“Alongside our partner Cashpor, we provide free telemedicine through 336 telemedicine clinics co-located with branch offices, as well as through a 24/7 multilingual toll-free helpline and app which combined reaches over 1,000 people each day,” Annie adds. 

"While premium telemedicine fee-for-service platforms have been widely available, our goal is to design services for the rural and urban poor and make sure that we optimise accessibility and remove any barriers.

“We’re innovative in how we’re giving choice, agency and preferences for people to access primary health consultations. Not everyone has access to a smartphone or the digital literacy to navigate a mobile app, but others prefer it.

“More than 500,000 have subscribed to our telemedicine services via the app mostly run by female doctors to ensure it is gender appropriate.” 

Two female doctors prepare to offer Telehealth in India
Free telemedicine services have helped relieve pressure on India's health system. Photo credit: CASHPOR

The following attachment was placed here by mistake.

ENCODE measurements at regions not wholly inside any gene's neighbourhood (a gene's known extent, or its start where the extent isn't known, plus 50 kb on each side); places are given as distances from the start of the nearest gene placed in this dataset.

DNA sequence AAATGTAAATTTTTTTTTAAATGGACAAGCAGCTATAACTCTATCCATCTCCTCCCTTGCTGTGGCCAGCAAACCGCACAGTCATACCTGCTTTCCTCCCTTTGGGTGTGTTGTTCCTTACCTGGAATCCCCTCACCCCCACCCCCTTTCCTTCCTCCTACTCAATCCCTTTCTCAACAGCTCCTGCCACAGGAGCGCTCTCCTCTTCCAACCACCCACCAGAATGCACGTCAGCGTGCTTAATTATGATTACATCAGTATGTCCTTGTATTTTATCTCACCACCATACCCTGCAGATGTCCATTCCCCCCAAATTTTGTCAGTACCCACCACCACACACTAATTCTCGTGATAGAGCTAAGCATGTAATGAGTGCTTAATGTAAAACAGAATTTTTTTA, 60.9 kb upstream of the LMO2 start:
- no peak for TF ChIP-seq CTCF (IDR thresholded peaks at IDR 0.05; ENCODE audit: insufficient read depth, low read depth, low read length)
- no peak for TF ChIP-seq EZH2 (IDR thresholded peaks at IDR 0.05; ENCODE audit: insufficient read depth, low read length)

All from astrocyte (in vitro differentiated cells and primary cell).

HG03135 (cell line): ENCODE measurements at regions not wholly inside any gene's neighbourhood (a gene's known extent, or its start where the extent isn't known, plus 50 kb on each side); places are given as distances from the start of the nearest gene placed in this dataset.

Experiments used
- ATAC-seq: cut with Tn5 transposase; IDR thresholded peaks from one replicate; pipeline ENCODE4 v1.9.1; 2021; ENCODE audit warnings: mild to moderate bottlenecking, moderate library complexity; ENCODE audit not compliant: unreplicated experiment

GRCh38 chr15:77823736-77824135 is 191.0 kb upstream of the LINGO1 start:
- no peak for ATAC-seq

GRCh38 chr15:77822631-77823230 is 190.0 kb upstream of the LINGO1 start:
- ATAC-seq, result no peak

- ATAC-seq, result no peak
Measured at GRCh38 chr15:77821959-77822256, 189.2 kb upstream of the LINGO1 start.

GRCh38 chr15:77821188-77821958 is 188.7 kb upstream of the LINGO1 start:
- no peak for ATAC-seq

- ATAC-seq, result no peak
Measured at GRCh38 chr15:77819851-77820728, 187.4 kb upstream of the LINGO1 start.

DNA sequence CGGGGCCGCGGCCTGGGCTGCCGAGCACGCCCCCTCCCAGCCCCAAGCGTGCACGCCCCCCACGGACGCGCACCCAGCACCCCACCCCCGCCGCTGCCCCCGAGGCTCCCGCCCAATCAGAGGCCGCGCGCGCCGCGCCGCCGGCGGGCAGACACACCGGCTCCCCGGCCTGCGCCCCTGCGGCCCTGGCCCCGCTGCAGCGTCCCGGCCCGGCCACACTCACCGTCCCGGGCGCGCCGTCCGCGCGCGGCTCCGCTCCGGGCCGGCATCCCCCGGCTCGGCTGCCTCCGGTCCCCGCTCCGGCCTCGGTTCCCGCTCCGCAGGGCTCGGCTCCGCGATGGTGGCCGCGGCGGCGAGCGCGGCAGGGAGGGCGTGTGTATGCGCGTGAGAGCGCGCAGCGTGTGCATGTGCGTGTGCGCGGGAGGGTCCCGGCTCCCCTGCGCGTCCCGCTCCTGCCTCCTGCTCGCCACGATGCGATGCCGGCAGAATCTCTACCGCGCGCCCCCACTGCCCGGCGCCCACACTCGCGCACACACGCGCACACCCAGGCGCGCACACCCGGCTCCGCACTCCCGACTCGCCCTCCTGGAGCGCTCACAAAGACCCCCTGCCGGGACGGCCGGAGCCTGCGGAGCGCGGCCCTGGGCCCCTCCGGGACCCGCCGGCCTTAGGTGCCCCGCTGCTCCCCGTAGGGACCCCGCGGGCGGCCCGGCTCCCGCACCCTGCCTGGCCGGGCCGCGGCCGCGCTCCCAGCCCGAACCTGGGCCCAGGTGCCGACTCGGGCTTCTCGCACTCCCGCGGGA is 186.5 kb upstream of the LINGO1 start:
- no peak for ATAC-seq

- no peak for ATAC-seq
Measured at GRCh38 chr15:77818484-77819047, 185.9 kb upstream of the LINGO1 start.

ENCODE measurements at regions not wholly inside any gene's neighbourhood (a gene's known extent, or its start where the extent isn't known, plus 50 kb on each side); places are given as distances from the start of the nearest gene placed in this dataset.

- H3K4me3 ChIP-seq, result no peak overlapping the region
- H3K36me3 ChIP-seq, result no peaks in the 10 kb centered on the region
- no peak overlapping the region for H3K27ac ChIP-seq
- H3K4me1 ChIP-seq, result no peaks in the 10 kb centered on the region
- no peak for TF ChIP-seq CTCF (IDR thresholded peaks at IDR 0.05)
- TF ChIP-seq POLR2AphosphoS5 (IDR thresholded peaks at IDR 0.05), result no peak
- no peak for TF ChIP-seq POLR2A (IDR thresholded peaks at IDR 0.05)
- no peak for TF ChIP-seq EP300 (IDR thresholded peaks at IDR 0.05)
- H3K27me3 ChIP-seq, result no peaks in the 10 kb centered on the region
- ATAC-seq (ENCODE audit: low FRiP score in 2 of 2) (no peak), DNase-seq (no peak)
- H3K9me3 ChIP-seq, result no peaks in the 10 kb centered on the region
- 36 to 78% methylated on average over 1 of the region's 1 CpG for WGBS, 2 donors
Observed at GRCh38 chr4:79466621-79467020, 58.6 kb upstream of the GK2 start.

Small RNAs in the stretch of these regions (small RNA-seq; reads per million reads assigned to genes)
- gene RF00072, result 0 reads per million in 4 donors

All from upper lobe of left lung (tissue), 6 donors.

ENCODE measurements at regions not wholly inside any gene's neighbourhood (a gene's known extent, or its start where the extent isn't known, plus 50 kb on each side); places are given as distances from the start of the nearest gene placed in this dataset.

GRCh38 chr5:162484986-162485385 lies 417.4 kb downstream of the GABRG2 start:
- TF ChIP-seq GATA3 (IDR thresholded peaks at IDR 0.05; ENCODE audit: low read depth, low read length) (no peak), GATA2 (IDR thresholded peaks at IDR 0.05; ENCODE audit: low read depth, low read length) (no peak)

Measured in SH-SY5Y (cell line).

Shoring up oxygen supplies for marginalised areas 

Local hospitals have been collapsing under the pressure of the COVID-19 outbreak. Opportunity has been working with partners to establish existing branch offices or unused facilities to set up basic care beds and oxygen, as well as a temporary ambulance service. 

“We work with rural hospitals to provide care and support to over one million rural households. If their COVID-19 symptoms can’t be managed at home, we help clients who have no access to transport during lockdown to a hospital bed or to a regional branch office for oxygen concentrator support until we can secure a hospital bed,” says Annie. 

Two medical vans are also serving the containment zones in the urban slums of Pune, which has been the hardest hit state of Maharashtra.  

“The vans provide primary health services which are otherwise nonexistent, because resources are focused in hospitals and COVID-19 testing or care,” Annie notes. 

A medical van in the urban slums of Pune in Maharashtra